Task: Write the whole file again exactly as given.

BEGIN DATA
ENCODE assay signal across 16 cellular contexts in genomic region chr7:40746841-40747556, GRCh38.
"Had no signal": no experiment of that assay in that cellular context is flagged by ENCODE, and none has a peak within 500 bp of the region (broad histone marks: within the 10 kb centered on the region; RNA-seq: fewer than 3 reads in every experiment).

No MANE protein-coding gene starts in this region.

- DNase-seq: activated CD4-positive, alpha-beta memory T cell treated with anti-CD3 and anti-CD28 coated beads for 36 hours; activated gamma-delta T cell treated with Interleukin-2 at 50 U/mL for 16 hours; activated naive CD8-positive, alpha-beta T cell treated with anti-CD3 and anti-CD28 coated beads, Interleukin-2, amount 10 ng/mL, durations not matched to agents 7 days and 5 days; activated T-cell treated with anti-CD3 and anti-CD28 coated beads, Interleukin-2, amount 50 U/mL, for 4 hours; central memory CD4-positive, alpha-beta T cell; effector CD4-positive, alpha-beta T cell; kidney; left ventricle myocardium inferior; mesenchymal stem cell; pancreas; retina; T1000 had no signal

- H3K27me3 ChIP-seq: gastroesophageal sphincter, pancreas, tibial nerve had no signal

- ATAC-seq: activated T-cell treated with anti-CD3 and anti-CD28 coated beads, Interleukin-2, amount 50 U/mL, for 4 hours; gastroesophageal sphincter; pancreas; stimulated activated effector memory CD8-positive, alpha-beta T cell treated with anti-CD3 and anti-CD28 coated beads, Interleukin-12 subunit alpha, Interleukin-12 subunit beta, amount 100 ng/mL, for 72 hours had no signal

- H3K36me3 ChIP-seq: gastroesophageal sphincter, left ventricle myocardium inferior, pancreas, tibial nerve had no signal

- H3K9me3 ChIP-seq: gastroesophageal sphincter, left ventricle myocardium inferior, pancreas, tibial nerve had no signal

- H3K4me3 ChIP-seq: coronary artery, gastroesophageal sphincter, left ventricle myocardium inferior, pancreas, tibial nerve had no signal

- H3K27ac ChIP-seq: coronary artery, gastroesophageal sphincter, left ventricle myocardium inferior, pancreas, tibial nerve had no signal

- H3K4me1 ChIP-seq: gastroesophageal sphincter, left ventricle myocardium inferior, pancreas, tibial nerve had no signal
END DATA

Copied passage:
ENCODE assay signal across 16 cellular contexts in genomic region chr7:40746841-40747556, GRCh38.
"Had no signal": no experiment of that assay in that cellular context is flagged by ENCODE, and none has a peak within 500 bp of the region (broad histone marks: within the 10 kb centered on the region; RNA-seq: fewer than 3 reads in every experiment).

No MANE protein-coding gene starts in this region.

- DNase-seq: activated CD4-positive, alpha-beta memory T cell treated with anti-CD3 and anti-CD28 coated beads for 36 hours; activated gamma-delta T cell treated with Interleukin-2 at 50 U/mL for 16 hours; activated naive CD8-positive, alpha-beta T cell treated with anti-CD3 and anti-CD28 coated beads, Interleukin-2, amount 10 ng/mL, durations not matched to agents 7 days and 5 days; activated T-cell treated with anti-CD3 and anti-CD28 coated beads, Interleukin-2, amount 50 U/mL, for 4 hours; central memory CD4-positive, alpha-beta T cell; effector CD4-positive, alpha-beta T cell; kidney; left ventricle myocardium inferior; mesenchymal stem cell; pancreas; retina; T1000 had no signal

- H3K27me3 ChIP-seq: gastroesophageal sphincter, pancreas, tibial nerve had no signal

- ATAC-seq: activated T-cell treated with anti-CD3 and anti-CD28 coated beads, Interleukin-2, amount 50 U/mL, for 4 hours; gastroesophageal sphincter; pancreas; stimulated activated effector memory CD8-positive, alpha-beta T cell treated with anti-CD3 and anti-CD28 coated beads, Interleukin-12 subunit alpha, Interleukin-12 subunit beta, amount 100 ng/mL, for 72 hours had no signal

- H3K36me3 ChIP-seq: gastroesophageal sphincter, left ventricle myocardium inferior, pancreas, tibial nerve had no signal

- H3K9me3 ChIP-seq: gastroesophageal sphincter, left ventricle myocardium inferior, pancreas, tibial nerve had no signal

- H3K4me3 ChIP-seq: coronary artery, gastroesophageal sphincter, left ventricle myocardium inferior, pancreas, tibial nerve had no signal

- H3K27ac ChIP-seq: coronary artery, gastroesophageal sphincter, left ventricle myocardium inferior, pancreas, tibial nerve had no signal

- H3K4me1 ChIP-seq: gastroesophageal sphincter, left ventricle myocardium inferior, pancreas, tibial nerve had no signal